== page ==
Ramping It Up With
Wild Farmhouse Cuisine
“What’s this?” asked one of my guests, holding up his fork. There was something white speared on the end of it. “It’s a little bland.”
I had a taste. It was a shard of clay.
Well, it could’ve been buckshot.
The dish my friend was eating was called “clay pigeons,” and it’s on the menu at Mas, a French restaurant that recently opened in the West Village. Mas means “farmhouse” in Provence, a region where no self-respecting farm is without its own pigeonnier. The soft shards of clay on my friend’s plate weren’t supposed to be eaten, of course; they were heaped upon the side-rather comically-for decoration. The pigeon was served in red, meaty slices alongside a small tart filled with pieces of duck cooked in a bordelaise sauce. It’s the sort of dish you find in a seriously ambitious, Michelin-starred vaut le voyage restaurant in the South of France.
The food at Mas is seriously ambitious. Galen Zamarra was formerly chef de cuisine at Bouley Bakery, and he co-owns this small restaurant with Hugh Crickmore, a former sommelier at Marseille, and Thomas Wilson, the former bar manager at Nice Matin. Mr. Zamarra is committed to supporting local farmers and “day-boat” fishing operations along the Northeastern coastline; he also prefers using produce gathered in the wild. And he makes no bones about it.
As we sit down, a genial waiter comes by. He’s sporting a hairstyle that resembles the framed quaffs hanging up at the Astor Place barbershop. He has a point to make. “Organic sourdough roll?” he says, holding one up with a pair of tongs.
If Mas is a farmhouse, it’s a distinctly urban one, complete with a large bar lined with rough-hewn Provençal stone, a lounge area with tree-trunk stools and, in the dining room, a high communal table that was, on one night, filled with a surprisingly raucous party of young Japanese (incidentally the second largest group, after Americans, to make gastronomic tours of the great restaurants in France).
The dining room has low farmhouse beams, slatted wooden walls and a wood floor. Dark-blue suede banquettes are scattered with embroidered pillows, and sheer floor-to-ceiling curtains hang over the windows.
The theme running through the current menu is wild ramps, one of the few truly seasonal crops left. Ramps are wild spring leeks and taste rather like scallions. Chefs love them. Stop by the Greenmarket at Union Square early in the day and you’ll see chefs on the rampage, snapping them up by the bushel load. In the kitchen, chefs invent new ways to serve them. When Jonathan Waxman opened Washington Park a couple of years ago, his springtime cocktail was a pickled-ramp martini.
At Mas, ramps seem to have made it into just about everything except the martinis. They’re mixed with smoked trout and then stuffed into wheels of filleted rainbow trout, both sourced from the “Neversink River” in the Catskills. They’re a great combination in this creamy sauce on a bed of pearl onions and fennel. Ramps are also puréed and served with black bass that’s seared crisp and set on a carrot stew encircled by a rousing anise-flavored tomato sauce. Ramps arrive wrapped around a rare lamb loin and garnished with artichokes à la barigoule, simmered in white wine with carrots and onions. Ramp bulbs appear with lobster, served out of the shell on a bowl of carrot consommé laced with oyster mushrooms, fiddlehead ferns and sea beans of clay.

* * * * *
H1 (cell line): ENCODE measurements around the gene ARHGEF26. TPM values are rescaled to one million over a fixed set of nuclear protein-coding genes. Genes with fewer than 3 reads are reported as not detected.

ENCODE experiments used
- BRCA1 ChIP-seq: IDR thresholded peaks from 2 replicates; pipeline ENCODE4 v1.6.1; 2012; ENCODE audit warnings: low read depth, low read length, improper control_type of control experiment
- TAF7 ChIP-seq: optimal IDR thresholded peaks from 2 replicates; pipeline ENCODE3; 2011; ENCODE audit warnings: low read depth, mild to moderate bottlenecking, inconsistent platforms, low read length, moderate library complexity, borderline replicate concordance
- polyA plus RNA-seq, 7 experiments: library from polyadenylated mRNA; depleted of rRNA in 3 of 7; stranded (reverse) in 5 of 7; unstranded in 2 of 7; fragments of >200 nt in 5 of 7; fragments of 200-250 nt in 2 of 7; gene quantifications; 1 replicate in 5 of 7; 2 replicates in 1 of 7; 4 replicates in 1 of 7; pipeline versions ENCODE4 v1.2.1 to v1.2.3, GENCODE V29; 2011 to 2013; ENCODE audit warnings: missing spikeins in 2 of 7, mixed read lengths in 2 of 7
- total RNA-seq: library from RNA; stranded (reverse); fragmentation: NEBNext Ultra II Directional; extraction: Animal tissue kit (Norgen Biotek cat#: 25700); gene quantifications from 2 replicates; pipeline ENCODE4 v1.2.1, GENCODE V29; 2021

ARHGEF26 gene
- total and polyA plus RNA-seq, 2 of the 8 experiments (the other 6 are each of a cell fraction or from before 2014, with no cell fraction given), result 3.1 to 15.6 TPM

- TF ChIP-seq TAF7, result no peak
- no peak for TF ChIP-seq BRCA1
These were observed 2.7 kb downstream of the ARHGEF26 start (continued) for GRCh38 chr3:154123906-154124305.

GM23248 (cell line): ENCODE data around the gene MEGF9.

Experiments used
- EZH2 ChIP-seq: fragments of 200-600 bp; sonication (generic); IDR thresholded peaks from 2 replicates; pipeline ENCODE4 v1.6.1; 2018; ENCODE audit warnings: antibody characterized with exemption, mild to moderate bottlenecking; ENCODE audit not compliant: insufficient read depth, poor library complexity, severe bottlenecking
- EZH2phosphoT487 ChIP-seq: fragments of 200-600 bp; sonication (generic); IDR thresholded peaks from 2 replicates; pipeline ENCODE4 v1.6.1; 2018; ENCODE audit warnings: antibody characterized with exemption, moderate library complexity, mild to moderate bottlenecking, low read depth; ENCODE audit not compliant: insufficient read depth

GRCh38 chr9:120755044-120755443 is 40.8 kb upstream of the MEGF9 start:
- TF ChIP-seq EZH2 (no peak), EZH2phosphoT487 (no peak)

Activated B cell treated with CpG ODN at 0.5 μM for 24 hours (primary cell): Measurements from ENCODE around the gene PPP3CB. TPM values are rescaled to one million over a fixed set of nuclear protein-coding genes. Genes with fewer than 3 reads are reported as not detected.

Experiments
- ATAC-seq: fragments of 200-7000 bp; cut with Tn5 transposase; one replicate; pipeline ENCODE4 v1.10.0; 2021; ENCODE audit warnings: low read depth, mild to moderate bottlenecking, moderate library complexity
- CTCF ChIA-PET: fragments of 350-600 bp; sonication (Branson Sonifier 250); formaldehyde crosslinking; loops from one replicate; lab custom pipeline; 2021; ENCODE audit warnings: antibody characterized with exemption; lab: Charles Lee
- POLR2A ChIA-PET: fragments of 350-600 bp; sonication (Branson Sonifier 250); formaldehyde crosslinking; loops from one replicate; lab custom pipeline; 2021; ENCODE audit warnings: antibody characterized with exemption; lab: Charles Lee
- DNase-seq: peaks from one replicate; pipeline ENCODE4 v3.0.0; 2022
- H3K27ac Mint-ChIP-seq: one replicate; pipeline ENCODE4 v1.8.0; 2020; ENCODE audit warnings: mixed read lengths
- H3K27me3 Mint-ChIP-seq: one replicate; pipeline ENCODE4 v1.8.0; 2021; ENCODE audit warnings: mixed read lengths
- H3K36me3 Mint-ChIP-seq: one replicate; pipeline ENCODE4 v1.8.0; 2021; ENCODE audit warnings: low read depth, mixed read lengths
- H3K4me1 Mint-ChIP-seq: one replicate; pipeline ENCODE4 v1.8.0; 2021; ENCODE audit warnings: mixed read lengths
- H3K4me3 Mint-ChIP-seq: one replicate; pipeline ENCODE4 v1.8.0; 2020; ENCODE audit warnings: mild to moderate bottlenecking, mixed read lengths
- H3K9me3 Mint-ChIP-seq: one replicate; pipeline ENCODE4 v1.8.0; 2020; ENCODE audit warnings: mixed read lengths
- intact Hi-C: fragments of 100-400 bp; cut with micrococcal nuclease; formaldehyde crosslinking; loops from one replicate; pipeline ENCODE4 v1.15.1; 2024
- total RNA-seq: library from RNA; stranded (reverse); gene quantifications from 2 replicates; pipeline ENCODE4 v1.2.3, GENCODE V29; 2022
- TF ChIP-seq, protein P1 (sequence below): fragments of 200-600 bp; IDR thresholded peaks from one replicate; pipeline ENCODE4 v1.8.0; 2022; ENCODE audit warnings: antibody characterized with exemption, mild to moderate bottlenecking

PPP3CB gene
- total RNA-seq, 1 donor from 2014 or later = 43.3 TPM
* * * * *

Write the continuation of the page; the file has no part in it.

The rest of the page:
Mr. Zamarra (who was born in Switzerland but grew up in California) has a light touch and comes up with unusual but compelling combinations. Flaked Atlantic cod in a delicate saffron vinaigrette is sprinkled with bronzed Jerusalem artichoke crisps. Plump grilled Portuguese sardines come with a toasted pine nut dressing and are accompanied not by ramps but by caramelized spring onions and a crumbly parmesan sablet. Big-eye tuna is served like sashimi, in thin slices, with a hot beurre noisette that sears the fish, topped with crispy shallots for texture.
Desserts are first-rate. They include a hot rhubarb tart with orange frangipane served under a melting scoop of black-olive ice cream, and a sparkling granité of muscat grapes with strawberries and pink champagne. A fruit soup made of the freshest of berries is scented with hibiscus flowers. Provence meets Dublin in a dessert consisting of bars of guanaja chocolate scented with lavender and served with Guinness Stout ice cream. There’s also a choice of 20 carefully ripened domestic cheeses.
The wine list is mostly French, with a focus on Rhônes and Burgundies, and also has hard-to-find bottles and vintage California wines. It’s fairly priced, too.
Mas, which is next to the Blue Ribbon Bakery, is off to a good start. The kitchen is still hitting its stride-there are some losers on the menu, like the crab and Portobello salad drowned in balsamic vinegar. Dishes, like the salmon with cucumbers and dill, can be oddly tasteless, too, while others, like the lamb and the trout, are wonderful.
Soon ramps will be gone for another year. “What next?” I asked Mr. Zamarra over the phone.
“Wild asparagus,” he answered, “local fiddleheads, white asparagus, squash blossoms, fresh chamomile ….” Then he paused. “But definitely I could say asparagus is the next big thing.”